Friday, October 19, 2012

Binders, binders, and more binders

Binders full of women

Ok, it’s several days later. All the pundits have had their chance at Mr. Romney’s “binders full of women” comment.

Me, a 50-something woman, two (grown) kids, no job, college-educated and reasonably intelligent still wants to cry. I don’t intend this blog to be political, but this is a comment that just can’t pass. I am part of the generation that had to convince doubting teachers that we could go to college and earn something other than a teaching certificate or nursing license (NOTHING wrong w/ either, but it isn’t what I wanted.) We were knocking down doors in professions and working our way up. So, anything that smacks of “putting women in their place” bothers me.

First, Mr. Romney’s story isn’t completely true. I will use a quote from The Atlantic to demonstrate:
“The Boston Phoenix's David Bernstein says the story isn't true -- that women's groups had been pushing these binders and that they were created by a bipartisan coalition of women's advocates:
What actually happened was that in 2002 -- prior to the election, not even knowing yet whether it would be a Republican or Democratic administration -- a bipartisan group of women in Massachusetts formed MassGAP to address the problem of few women in senior leadership positions in state government. There were more than 40 organizations involved with the Massachusetts Women's Political Caucus (also bipartisan) as the lead sponsor.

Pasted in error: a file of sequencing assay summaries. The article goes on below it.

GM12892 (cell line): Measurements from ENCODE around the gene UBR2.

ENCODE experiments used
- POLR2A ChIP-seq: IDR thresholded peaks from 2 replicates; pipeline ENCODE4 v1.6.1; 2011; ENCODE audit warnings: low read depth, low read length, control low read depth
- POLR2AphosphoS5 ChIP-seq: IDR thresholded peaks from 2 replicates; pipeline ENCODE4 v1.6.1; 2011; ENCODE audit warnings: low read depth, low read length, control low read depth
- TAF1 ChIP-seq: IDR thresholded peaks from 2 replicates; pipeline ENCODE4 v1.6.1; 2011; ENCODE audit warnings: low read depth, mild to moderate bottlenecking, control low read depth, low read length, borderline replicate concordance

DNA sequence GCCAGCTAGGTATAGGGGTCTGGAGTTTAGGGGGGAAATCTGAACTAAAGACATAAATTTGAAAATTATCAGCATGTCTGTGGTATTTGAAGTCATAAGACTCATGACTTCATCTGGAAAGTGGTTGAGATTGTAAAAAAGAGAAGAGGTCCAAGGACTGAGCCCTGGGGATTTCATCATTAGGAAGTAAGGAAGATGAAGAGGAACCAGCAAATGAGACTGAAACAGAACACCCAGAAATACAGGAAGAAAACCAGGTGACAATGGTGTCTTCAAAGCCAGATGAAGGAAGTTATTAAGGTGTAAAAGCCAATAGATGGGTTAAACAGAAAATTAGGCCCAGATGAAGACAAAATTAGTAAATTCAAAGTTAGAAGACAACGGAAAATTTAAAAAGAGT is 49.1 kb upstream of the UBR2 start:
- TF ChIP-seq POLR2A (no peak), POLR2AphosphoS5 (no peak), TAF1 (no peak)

They did the research and put together the binder full of women qualified for all the different cabinet positions, agency heads, and authorities and commissions. They presented this binder to Governor Romney when he was elected. …”

I was living in New England at the time, and dimly (very dimly) recall some group presenting Mr. Romney’s transition team with lists of qualified women for high state jobs.

OK, Mr. Romney was mistaken. Or misremembered the facts. Or was not told the facts. Well, if Mr. Obama can get something wrong, I guess Mr. Romney can, too.

I just wish that politics was about ideas instead of “gotcha.” I also wish that the fight to get 50.8 per cent of the U.S. population ( was over.

But it is not.

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